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Child abuse in Georgia: a method to evaluate risk factors and reporting bias


From July 1975 through December 1979, the Georgia Department of Protective Services Central Registry recorded population-based data on confirmed, non-confirmable, and ruled-out child abuse reports. We propose that reporting biases are reflected in the differential characteristics of confirmed and ruled-out reports of child abuse. Characteristics, households, or groups equally or more prevalent in the latter category cannot necessarily be considered associated with increased risk of child abuse, even if they are represented in the confirmed abuse population more than in the general public. Important examples of factors or categories for which an association was suggested in other studies but which are not supported by this analysis are: urban residence, teenage motherhood, infancy, and mothers and other female perpetrators. These are conditions or categories associated with greater surveillance; therefore, risk assessment is not possible using the data in this registry. Certain households do appear to be at increased risk for child abuse. These include large families, families without a biological mother or biological father, and families ever needing Aid to Families with Dependent Children (AFDC). This increased risk, however, is slight. Improved surveillance requires identification of reporting biases. A comparison of confirmed and ruled-out reports is an inexpensive and system-specific step toward achieving this aim.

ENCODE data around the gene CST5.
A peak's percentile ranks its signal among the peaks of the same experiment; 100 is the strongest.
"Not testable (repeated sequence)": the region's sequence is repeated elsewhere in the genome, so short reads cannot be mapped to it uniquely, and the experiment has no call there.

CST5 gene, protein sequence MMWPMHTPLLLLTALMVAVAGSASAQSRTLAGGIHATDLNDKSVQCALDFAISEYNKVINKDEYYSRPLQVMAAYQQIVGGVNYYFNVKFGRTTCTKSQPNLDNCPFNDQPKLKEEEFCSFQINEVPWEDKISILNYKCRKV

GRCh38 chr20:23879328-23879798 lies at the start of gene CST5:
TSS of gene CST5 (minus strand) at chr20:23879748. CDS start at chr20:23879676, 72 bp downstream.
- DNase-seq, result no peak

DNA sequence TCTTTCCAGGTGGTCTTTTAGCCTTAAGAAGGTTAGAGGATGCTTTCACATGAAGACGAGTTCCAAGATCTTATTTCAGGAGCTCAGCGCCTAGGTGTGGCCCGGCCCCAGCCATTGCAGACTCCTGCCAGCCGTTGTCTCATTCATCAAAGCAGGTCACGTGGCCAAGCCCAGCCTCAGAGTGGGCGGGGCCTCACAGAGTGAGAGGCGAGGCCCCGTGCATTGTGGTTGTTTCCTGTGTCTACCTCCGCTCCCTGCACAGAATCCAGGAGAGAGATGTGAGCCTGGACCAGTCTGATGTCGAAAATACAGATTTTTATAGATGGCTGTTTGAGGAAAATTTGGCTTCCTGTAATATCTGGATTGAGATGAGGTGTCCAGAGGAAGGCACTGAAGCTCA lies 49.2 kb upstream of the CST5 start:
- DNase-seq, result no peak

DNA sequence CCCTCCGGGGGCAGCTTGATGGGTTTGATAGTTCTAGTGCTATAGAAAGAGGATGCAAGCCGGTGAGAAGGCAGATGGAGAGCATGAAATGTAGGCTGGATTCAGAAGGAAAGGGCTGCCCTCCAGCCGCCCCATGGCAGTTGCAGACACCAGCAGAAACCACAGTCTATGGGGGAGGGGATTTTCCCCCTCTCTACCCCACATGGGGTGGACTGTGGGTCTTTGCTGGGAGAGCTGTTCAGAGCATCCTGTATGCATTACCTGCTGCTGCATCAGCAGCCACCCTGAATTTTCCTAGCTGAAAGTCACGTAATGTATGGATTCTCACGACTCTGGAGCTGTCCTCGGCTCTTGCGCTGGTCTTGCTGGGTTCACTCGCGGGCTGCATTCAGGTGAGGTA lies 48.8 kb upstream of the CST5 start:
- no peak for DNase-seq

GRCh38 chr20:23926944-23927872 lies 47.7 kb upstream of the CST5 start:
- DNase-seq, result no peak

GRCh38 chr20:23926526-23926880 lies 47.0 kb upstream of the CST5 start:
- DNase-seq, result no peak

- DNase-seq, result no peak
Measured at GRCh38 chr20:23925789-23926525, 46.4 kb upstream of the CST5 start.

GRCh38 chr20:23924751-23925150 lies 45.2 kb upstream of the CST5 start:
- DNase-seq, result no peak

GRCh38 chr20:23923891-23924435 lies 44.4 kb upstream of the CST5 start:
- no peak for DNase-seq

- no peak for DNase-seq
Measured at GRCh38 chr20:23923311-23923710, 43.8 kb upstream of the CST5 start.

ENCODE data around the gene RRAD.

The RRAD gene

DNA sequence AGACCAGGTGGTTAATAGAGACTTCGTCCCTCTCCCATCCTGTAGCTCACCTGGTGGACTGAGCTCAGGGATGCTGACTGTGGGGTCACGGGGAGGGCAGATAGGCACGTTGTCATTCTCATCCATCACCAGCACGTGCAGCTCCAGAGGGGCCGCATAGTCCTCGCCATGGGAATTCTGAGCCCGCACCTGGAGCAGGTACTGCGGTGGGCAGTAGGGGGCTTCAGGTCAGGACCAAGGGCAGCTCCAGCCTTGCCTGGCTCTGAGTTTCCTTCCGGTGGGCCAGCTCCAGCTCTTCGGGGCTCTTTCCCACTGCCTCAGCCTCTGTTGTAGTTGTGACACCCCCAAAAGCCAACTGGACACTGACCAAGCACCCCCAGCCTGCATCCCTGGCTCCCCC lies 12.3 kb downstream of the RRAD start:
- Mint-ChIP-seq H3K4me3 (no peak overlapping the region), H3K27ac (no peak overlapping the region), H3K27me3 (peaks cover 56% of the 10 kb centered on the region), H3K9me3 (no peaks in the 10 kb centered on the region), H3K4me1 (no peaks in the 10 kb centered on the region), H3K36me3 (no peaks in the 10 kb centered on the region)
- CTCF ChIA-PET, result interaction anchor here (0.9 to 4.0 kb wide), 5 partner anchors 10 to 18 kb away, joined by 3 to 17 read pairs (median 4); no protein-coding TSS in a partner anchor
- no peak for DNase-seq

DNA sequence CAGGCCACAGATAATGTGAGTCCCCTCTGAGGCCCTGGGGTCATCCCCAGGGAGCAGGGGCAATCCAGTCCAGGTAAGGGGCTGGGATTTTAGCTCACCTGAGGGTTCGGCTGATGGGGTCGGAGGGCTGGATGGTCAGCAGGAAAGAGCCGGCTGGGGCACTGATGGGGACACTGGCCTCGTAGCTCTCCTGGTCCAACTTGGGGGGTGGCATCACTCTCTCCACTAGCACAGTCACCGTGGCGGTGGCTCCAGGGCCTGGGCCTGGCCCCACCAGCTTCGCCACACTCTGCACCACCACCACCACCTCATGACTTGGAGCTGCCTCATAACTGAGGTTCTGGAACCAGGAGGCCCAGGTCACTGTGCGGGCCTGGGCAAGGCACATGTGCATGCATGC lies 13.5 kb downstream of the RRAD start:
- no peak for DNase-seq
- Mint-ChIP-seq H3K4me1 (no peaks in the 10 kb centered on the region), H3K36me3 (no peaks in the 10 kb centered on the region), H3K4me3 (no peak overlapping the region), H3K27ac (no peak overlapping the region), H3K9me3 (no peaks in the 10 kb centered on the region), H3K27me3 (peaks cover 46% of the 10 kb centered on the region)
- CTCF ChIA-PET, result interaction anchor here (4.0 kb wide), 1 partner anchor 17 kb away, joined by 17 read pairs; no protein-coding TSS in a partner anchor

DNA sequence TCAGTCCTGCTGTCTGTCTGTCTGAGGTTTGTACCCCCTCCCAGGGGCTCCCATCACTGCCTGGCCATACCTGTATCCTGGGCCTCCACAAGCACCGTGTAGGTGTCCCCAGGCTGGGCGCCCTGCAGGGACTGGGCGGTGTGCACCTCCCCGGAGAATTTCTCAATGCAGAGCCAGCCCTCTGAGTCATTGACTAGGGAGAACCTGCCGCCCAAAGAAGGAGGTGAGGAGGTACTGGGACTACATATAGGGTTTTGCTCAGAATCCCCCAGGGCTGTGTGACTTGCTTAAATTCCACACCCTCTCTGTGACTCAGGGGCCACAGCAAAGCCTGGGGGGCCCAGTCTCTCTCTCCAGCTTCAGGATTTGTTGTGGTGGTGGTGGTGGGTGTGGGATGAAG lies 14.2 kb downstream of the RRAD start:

Jason J, Andereck ND, Marks J, Tyler CW

Am J Public Health 1982 Dec;72(12):1353-8

PMID: 7137432